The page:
The hardest thing about this release is seeing the little glimmer of light hidden within the mess. I enjoyed exploring random houses and businesses, and looking for little Easter eggs or hidden areas. Much like the original games, I wanted to see everything in the world. And while I was mostly greeted with nothing of note, every now and then a hidden gem would be lurking inside a shack or mobile home. I think it is this aspect of the game that captures the core fun of both this release and the originals. Exploring a dirty, exaggerated slice of Americana. Sadly, it wasn’t enough to hold up the rest of the wreckage.

In the end, Postal 4 feels like a sequel that should have released a year after the second entry, not two decades later. It feels dated, unpolished, and just plain not fun. I have fond memories of playing Postal 2, and wanted so badly for this game to reignite those feelings, but it does no such thing. It’s a real shame. I can’t recommend this title to really anyone, as even those with fond memories of playing the second game will find this one to bring up bile in the back of your throat, rather than a warm feeling of nostalgia. Maybe more updates can tighten things up. Maybe it’s better on PC. But as of right now, the PS4 and PS5 release is not something I would want to dive back into.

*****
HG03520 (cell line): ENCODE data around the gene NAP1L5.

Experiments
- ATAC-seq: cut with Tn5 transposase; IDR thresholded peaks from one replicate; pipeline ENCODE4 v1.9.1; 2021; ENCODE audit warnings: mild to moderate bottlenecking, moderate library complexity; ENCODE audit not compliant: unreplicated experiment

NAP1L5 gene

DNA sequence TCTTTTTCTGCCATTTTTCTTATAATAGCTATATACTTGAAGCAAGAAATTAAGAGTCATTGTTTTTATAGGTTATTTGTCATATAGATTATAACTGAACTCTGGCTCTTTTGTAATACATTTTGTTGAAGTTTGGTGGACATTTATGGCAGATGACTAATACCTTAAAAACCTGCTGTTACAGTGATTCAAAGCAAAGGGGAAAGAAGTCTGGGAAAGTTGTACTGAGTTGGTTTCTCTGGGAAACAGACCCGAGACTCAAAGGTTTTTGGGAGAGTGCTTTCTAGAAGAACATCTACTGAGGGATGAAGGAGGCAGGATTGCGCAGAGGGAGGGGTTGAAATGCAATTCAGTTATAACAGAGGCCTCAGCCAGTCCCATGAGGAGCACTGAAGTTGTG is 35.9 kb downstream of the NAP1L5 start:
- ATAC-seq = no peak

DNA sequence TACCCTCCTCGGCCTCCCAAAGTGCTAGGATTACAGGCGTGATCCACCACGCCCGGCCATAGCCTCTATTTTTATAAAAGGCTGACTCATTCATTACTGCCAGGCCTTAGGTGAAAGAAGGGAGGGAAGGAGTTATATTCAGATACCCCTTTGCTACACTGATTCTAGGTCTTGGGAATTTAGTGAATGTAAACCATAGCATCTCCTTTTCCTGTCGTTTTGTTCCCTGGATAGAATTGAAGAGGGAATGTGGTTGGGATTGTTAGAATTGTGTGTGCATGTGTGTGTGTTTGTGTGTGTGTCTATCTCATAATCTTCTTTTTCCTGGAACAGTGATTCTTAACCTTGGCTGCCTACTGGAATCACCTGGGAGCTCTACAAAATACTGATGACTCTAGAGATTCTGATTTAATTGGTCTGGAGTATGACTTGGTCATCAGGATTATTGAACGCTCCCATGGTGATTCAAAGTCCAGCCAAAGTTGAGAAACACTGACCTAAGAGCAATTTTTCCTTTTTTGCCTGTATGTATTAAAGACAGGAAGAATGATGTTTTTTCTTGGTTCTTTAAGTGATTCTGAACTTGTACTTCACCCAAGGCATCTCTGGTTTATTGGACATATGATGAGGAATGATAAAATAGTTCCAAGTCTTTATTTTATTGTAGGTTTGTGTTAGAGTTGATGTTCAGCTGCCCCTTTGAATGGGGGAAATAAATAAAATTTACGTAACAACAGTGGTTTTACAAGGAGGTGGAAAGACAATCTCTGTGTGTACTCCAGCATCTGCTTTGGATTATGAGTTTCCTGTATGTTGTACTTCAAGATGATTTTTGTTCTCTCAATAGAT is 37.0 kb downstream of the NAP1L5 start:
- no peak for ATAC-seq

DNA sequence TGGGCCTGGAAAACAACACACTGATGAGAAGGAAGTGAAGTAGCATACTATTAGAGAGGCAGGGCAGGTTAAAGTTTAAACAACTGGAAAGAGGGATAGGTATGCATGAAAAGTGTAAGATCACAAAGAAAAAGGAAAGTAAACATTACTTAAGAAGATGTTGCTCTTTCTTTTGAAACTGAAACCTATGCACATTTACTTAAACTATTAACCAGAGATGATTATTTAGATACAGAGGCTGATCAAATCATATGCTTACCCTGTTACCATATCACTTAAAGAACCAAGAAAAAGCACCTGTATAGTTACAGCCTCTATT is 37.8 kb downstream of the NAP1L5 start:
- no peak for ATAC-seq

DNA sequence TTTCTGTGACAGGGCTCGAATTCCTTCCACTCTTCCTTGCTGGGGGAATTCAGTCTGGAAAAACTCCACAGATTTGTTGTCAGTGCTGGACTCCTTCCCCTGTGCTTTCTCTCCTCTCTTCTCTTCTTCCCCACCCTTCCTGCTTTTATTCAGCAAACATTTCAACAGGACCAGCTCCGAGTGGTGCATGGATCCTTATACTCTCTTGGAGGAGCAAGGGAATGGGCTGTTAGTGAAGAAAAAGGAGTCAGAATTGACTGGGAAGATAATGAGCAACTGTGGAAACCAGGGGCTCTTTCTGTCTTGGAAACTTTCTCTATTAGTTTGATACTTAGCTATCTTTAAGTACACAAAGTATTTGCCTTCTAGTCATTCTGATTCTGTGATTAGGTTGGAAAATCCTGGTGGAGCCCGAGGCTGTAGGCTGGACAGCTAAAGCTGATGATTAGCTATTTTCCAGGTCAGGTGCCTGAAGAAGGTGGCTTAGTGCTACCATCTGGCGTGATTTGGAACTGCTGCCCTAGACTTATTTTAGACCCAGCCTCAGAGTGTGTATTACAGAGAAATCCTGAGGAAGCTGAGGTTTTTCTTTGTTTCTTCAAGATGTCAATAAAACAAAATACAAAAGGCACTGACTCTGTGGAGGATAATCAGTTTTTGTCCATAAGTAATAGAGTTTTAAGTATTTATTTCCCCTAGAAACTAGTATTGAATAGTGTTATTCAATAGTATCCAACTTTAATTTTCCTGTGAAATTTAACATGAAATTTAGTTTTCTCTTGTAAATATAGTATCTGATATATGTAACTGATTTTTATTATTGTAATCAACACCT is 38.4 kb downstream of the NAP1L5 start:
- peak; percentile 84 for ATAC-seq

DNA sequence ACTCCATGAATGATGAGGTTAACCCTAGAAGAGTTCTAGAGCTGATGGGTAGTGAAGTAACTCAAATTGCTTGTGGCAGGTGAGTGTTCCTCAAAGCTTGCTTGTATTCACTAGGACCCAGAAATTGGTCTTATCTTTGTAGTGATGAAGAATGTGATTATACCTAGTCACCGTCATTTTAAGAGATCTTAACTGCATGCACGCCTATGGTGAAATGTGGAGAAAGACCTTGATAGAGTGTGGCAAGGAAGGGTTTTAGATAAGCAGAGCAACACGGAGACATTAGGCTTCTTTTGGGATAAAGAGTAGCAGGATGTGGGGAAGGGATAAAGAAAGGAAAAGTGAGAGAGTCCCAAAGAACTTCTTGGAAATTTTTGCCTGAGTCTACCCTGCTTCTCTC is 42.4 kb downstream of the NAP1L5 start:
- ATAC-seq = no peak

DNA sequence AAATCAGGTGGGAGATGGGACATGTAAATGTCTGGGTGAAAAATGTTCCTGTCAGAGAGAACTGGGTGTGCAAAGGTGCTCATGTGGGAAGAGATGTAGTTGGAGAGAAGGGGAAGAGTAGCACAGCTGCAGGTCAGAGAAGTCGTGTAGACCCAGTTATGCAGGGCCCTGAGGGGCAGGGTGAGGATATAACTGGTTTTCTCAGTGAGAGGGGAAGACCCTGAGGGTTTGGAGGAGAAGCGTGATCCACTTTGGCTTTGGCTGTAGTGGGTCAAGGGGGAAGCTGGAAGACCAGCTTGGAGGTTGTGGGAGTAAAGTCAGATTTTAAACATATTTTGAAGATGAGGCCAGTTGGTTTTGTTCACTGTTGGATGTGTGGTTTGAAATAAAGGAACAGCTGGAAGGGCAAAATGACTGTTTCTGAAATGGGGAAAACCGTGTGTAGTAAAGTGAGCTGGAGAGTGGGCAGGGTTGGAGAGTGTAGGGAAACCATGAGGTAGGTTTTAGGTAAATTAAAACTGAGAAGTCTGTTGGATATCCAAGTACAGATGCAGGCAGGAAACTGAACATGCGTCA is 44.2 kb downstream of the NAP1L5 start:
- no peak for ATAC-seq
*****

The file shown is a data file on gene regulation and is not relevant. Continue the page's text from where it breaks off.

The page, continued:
Postal 4: No Regerts




  • An old school video game in every sense of the word
  • Contains Twin Peaks references


  • Glitchy beyond glitchy
  • Incredibly clunky controls
  • Feels unfinished

Justin Ortiz

Introduced to video games when he was only five, after dying somewhere around four thousand times while playing Star Tropics, he never looked back. Some of his favorites range from titles like Shenmue and Metal Gear Solid 3 to Half-Life 2, Manhunt, and the Dark Souls series. Justin has a passion for vinyl records, and loves to collect video game memorabilia. If he had one wish, it would be to travel back to 1984 Miami.